The richest one per cent of adults in the world own 40% of the world's wealth, and about half the world's population live on less than US$2 a day
The global population is around 6.2 billion with a total global wealth of around US$125 trillion (£63 trillion) according to the largest study yet of wealth distribution from the World Institute for Development Economics Research of the United Nations. However, the richest one per cent of adults in the world own 40% of the world's wealth, and about half the world's popualtion live on less than US$2 a day (£1 a day) according to World Bank estimates. The top five richest nations in terms of GDP are United States, Japan, Germany, China, and United Kingdom respectively. The five poorest nations in terms of GDP are: Tonga, Palau, Marshall Islands, São Tomé and Principe, Kiribati. There are almost 1000 billionaires in the world.
The purpose of this module of work is to describe and explain changing human processes through a study of inequalities in the global distribution of wealth in the era of modern globalisation. After mapping where the very wealthiest people live, students will ask why people in some countries are gaining wealth faster than others. This module will also raise important questions about the nature of global citizenship and the importance of money for quality of life (and happiness).
This module starts by looking at where in the world all this new wealth is found - thereby introducing the concept of space and patterns of spatial distribution, asking where the wealth of billionaires lies (whether in primary/mining or quaternary/software, for example). Increasing numbers of billionaires work across all sectors of industry in Europe, the Americas (especially the US), Asia and the Middle East. However, Africa is home to just five resident billionaires still.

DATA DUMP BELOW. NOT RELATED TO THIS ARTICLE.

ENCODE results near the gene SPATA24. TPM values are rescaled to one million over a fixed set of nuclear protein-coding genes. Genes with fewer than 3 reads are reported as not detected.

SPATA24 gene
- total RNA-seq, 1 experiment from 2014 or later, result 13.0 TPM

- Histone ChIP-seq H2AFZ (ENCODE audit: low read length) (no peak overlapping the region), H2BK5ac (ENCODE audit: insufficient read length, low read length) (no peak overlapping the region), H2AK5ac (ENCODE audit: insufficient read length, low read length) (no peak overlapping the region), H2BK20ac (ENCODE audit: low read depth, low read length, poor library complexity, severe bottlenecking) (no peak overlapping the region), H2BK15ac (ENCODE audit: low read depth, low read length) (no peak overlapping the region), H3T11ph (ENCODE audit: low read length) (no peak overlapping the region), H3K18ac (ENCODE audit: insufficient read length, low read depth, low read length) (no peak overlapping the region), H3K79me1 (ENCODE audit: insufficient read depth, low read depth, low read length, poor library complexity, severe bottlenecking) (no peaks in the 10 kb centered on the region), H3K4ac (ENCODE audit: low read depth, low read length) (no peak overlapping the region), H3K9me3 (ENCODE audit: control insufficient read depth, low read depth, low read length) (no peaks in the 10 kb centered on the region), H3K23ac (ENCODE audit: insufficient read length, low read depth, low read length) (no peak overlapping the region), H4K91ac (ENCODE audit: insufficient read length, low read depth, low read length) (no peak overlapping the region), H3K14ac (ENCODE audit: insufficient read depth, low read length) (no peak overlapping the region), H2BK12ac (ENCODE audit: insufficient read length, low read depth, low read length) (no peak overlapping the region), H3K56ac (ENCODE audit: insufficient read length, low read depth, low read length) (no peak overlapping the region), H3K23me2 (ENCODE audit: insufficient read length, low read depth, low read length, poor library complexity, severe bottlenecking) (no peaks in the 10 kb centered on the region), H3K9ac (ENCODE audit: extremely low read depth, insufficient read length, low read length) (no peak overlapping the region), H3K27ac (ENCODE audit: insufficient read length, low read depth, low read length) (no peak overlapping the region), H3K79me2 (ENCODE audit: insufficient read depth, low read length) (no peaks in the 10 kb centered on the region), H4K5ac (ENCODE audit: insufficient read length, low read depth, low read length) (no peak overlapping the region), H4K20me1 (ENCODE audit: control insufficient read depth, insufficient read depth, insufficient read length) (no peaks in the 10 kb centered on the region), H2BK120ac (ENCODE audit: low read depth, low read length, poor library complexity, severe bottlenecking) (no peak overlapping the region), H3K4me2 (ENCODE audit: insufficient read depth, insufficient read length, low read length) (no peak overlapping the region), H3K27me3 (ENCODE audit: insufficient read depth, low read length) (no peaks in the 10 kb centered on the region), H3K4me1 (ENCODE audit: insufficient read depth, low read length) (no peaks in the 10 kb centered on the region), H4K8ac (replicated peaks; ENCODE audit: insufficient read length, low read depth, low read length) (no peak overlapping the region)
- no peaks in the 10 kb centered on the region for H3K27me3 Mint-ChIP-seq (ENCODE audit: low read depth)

By contrasting the numbers of extremely wealthy people living in Asia, the Middle East and Africa, this module proceeds by asking students to question why some places are gaining more quickly than others from the benefits of globalisation. It also introduces them to the idea of increasing interdependence and connectivity between people around the world. This is done by profiling the work of a female Chinese billionaire whose wealth stems from recycling of British waste.
Plenty of issues arise from the analysis of where billionaires live. In particular, the idea that globalisation means 'the rich get richer while the poor get poorer' is a popular topic of debate in the media and for policy-makers. This module investigates whether there is truth behind the claim, or whether the wealth of billionaires (acting as global citizens) is actually trickling-down - through investment as well as via aid and acts of charity - to poorer people. In closing, this module asks students to:
Query the conventional and consumer-orientated concept of quality of life based purely on monetary wealth
Think about valuing happiness, beyond the accumulation of wealth
The possible tensions between economic prosperity and social fairness provide students with grounding in the concept of environmental interaction and sustainable development.
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